Schools in eastern Van temporarily closed after quake

Schools in eastern Van temporarily closed after quake

Schools in eastern Van temporarily closed after quake

AA Photo

Schools in eastern Van province have been closed temporarily due to damage caused by the 5.9-magnitude earthquake that struck near the border with Iran on Feb. 23.

"Education is given a 15-day off. Then, a general evaluation will be made," Interior Minister Süleyman Soylu said on Feb. 24.

Soylu said that due to the damage caused by the earthquake, families living in rural areas are traveling to city centers with their children. Thus, such a decision has been made to "provide unity in education," he said.

Nine people were killed and buildings collapsed on Feb. 23 when a magnitude 5.9 earthquake struck near the border with Iran, injuring more than a hundred in villages and towns in both countries, government officials said. 

In Turkey, four of the dead were children, and 50 people were injured, including nine critically, the health ministry said.

The shallow tremor caused more than 1,000 buildings to collapse in Turkey, prompting a brief rescue effort to find those trapped under rubble.

The quake damaged buildings some 90 km to the west in Van, and to the east in dozens of villages in Iran, where state TV said 75 people were injured including six in hospital.

The quake centered just east across the border in neighboring Iran, west of the Iranian city of Khoy, and affected villages in the Turkish province of Van, according to the Disaster and Emergency Management Presidency (AFAD).

Koca said at least 50 people were injured. Three injured people have been hospitalized, including two who are in intensive care and remain in critical condition, Koca said.

Crisscrossed by major fault lines, Iran and Turkey are among the most earthquake-prone countries in the world. Last month, a quake centered on the eastern city of Elazığ killed more than 40 people. In 2011, more than 600 were killed when a quake struck north of Van province's capital.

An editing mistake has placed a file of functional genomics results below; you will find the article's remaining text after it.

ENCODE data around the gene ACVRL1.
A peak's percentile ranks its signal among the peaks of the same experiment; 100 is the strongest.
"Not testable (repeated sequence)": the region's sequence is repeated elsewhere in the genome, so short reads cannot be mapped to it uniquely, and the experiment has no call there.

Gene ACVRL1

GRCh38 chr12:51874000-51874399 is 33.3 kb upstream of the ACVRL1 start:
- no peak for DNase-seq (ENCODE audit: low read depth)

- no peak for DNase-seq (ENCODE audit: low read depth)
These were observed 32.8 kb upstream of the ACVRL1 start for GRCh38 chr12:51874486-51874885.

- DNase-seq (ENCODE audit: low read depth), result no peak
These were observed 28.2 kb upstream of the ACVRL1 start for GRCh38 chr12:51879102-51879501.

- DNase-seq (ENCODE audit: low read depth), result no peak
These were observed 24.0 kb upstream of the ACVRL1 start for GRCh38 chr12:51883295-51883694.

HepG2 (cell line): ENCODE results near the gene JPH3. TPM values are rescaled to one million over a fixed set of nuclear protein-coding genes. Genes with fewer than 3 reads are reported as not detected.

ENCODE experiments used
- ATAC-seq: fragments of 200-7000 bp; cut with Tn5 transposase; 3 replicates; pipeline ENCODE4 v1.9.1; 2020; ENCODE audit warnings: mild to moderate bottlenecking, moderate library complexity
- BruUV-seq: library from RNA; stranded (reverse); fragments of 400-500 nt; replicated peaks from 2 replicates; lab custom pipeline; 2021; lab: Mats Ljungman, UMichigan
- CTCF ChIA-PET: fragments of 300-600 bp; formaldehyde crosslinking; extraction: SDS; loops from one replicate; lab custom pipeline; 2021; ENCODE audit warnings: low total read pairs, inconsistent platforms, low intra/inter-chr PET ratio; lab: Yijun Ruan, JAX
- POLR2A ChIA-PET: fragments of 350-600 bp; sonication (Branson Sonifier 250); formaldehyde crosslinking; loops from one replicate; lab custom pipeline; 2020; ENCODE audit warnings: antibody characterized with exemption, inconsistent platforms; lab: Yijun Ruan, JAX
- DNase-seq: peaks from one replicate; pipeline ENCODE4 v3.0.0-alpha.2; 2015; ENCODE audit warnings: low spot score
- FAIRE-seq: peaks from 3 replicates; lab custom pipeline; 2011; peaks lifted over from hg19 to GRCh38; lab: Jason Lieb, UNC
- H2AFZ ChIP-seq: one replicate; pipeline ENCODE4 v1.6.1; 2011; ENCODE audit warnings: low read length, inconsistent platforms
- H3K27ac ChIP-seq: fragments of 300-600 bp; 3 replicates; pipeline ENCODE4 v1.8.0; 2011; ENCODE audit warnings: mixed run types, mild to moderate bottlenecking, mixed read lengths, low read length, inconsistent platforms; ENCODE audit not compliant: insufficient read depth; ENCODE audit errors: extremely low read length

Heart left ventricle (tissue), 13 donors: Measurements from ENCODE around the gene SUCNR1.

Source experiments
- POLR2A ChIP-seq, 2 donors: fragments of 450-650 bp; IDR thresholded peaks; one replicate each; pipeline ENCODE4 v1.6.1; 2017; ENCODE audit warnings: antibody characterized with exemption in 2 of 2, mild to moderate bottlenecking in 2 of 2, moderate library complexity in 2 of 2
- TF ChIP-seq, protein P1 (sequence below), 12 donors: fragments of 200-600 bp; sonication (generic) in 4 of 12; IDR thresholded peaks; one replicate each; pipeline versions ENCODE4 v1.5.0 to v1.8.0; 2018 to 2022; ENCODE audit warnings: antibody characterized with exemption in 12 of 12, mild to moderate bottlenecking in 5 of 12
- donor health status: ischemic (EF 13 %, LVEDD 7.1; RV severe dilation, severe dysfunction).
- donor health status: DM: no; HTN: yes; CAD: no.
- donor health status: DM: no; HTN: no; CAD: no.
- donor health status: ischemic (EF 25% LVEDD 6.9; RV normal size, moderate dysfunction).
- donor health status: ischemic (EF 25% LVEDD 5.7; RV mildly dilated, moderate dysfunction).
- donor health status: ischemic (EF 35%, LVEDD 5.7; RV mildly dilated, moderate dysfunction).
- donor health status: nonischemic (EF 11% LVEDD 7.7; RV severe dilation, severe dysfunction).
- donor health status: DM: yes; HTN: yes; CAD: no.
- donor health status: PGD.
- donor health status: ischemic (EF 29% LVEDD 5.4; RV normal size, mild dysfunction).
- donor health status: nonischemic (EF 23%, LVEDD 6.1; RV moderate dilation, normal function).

At least 12 injured people were discharged from hospitals by Feb. 23 night, the interior minister said after a visit to the affected areas.

Soylu said around 250 houses and 300 barns were destroyed, and 700 houses in several villages were heavily damaged.

Nearly 150 tents were sent to shelter families in the region, where several schools in the districts of Başkale, Saray and Gürpınar sustained minor damage. 

A second earthquake by a magnitude 5.9 struck on Feb. 23 evening in Iran yet caused no casualties in Turkey, according to Soylu.

After the initial tremor, Turkish TV footage showed people digging with shovels and their hands in the rubble, as well as furniture and belongings were strewn on cracked and snowy roads.

In one village the ground cratered under several buildings, while in others, residents were wrapped in blankets outside homes with crumbled and cracked exterior walls, fallen metal roofs and twisted wiring.

"The damage caused loss of life," the governor of Van, Mehmet Bilmez, told reporters standing in front of a pile of cinder blocks and sheet metal. "There is destruction in all four villages" he visited on [Feb. 23] morning, he added.

Foreign diplomatic missions in Ankara have conveyed their condolences over the deadly earthquake.

The Delegation of the European Union said in a tweet that it "stands in solidarity with the people and authorities of Turkey in their hour of need."

The U.S. and British Embassies in Ankara also extended condolences to the families of the victims and wished a speedy recovery to the wounded.

The first quake that struck at 9:24 a.m. local time (0624GMT) had a depth of six kilometers and the epicenter was in Iran’s Qotur district, according to the Iranian Seismological Center (IRSC).

According to the IRSC, the second quake occurred at 7:30 p.m. local time (0430GMT) and its epicenter was in the northwestern Zarabad region of Khoy.